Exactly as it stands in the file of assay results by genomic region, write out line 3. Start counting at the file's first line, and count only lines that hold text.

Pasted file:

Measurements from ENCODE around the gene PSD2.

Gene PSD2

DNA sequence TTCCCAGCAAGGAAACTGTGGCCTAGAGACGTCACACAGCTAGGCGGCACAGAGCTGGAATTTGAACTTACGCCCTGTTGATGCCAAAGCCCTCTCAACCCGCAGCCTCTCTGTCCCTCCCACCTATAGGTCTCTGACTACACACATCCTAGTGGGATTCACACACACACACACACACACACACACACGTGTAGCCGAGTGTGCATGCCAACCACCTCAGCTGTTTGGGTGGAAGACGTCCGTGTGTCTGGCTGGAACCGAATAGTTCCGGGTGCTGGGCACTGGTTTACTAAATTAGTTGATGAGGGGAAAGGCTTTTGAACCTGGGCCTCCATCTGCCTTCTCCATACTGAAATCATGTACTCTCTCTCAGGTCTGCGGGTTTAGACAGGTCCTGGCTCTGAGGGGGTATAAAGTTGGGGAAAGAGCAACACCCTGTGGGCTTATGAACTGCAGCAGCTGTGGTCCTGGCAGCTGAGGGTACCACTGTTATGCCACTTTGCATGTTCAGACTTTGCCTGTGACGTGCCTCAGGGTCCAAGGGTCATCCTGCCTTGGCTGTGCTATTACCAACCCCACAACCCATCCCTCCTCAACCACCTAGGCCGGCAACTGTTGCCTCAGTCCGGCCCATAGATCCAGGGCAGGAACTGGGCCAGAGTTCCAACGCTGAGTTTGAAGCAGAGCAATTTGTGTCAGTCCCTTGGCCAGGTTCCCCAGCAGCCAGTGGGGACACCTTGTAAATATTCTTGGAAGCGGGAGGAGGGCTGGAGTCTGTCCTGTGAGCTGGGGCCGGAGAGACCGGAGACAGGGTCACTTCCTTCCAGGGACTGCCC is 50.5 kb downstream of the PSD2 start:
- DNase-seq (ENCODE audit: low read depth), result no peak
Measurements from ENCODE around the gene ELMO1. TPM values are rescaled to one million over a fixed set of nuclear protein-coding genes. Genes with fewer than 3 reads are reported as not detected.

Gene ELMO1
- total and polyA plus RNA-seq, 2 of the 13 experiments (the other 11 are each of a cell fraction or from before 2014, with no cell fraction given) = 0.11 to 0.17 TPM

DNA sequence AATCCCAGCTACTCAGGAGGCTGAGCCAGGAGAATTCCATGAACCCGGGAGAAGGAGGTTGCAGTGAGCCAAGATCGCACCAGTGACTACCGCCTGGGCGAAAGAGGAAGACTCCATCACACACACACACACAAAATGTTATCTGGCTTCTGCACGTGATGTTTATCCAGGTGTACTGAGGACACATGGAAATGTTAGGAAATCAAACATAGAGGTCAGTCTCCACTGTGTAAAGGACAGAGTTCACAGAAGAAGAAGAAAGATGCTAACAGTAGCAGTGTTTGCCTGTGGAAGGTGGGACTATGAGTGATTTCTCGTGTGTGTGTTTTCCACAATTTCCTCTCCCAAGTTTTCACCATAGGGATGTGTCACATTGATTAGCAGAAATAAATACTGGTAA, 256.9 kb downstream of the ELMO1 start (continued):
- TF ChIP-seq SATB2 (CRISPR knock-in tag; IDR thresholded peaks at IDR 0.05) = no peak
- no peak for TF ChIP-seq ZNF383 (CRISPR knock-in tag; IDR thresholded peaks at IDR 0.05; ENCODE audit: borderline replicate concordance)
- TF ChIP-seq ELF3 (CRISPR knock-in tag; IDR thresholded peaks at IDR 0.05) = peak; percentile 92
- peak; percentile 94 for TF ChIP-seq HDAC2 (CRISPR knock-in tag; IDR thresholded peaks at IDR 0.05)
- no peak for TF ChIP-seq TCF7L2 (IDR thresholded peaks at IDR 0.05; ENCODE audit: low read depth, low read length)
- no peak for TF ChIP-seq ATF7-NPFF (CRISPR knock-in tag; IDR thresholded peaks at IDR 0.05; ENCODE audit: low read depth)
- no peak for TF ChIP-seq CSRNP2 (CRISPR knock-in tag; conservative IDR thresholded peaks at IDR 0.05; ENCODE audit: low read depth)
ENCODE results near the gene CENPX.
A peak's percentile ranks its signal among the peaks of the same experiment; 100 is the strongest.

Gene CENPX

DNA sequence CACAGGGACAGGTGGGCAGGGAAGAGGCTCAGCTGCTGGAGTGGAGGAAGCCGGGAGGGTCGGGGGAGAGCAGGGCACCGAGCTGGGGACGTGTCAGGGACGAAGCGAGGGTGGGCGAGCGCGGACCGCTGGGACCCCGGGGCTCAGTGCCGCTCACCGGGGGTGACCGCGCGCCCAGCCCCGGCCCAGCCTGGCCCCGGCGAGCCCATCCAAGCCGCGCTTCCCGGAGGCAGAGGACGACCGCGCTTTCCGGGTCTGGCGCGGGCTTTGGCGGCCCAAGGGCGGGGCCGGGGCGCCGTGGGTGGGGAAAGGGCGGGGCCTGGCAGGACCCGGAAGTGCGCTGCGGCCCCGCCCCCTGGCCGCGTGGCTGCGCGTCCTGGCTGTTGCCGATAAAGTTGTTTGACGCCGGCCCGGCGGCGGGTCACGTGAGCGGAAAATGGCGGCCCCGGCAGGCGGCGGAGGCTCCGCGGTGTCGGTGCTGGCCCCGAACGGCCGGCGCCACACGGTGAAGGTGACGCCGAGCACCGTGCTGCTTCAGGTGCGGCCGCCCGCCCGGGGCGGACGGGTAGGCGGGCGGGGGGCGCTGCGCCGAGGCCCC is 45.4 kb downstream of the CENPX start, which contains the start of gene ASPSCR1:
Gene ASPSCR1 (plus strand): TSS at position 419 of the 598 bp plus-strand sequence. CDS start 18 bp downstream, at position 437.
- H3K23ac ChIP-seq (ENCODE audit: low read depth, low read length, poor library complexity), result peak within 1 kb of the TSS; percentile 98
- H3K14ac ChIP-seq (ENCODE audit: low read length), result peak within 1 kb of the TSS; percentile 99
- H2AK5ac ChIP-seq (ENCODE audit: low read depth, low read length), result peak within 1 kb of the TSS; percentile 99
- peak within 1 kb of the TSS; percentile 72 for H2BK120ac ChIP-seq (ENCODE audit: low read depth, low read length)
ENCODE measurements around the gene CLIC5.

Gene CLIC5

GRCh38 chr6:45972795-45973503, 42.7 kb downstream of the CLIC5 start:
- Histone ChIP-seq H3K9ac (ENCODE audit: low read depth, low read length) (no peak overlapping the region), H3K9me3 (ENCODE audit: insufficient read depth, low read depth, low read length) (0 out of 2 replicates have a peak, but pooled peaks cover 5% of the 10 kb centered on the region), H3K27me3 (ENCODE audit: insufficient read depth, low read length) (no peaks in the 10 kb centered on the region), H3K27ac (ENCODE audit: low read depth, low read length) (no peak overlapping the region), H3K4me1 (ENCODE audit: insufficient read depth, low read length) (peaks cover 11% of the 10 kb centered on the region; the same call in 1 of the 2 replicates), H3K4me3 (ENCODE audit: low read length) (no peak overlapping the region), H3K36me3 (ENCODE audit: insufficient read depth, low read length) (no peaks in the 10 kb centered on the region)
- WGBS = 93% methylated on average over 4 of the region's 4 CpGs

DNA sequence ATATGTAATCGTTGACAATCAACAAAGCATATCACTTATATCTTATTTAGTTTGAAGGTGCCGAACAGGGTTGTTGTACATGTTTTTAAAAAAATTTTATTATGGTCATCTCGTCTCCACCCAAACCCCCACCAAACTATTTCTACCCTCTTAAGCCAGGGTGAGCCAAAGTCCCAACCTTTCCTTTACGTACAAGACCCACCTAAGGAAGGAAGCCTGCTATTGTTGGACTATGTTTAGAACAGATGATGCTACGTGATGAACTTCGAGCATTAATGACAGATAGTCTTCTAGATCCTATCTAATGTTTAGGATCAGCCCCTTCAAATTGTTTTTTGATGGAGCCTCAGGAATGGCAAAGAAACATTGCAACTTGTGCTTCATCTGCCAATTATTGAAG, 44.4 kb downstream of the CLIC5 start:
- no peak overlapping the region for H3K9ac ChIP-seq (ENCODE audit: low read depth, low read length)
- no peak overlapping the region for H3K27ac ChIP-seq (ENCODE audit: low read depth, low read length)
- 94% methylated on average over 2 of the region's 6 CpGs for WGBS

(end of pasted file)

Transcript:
DNA sequence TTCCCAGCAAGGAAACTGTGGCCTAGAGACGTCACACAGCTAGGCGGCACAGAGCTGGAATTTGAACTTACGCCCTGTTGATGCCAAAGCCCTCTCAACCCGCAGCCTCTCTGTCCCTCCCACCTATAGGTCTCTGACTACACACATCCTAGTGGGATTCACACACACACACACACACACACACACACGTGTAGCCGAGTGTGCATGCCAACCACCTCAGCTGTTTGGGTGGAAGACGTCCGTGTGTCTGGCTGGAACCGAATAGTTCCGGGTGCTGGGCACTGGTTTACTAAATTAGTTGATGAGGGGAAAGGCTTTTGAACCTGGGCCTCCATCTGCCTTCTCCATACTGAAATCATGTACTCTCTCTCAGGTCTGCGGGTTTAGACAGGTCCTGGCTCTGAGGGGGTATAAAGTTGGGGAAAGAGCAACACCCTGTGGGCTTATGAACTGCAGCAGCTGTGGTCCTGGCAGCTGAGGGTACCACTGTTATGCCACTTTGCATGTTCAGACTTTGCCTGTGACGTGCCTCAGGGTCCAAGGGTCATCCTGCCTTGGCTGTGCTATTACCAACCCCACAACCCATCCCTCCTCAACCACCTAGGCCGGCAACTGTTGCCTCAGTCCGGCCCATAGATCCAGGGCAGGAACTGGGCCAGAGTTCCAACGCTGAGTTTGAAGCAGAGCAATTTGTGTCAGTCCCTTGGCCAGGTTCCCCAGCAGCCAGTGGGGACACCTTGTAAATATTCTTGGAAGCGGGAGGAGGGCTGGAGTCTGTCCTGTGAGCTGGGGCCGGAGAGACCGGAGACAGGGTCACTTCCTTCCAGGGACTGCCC is 50.5 kb downstream of the PSD2 start: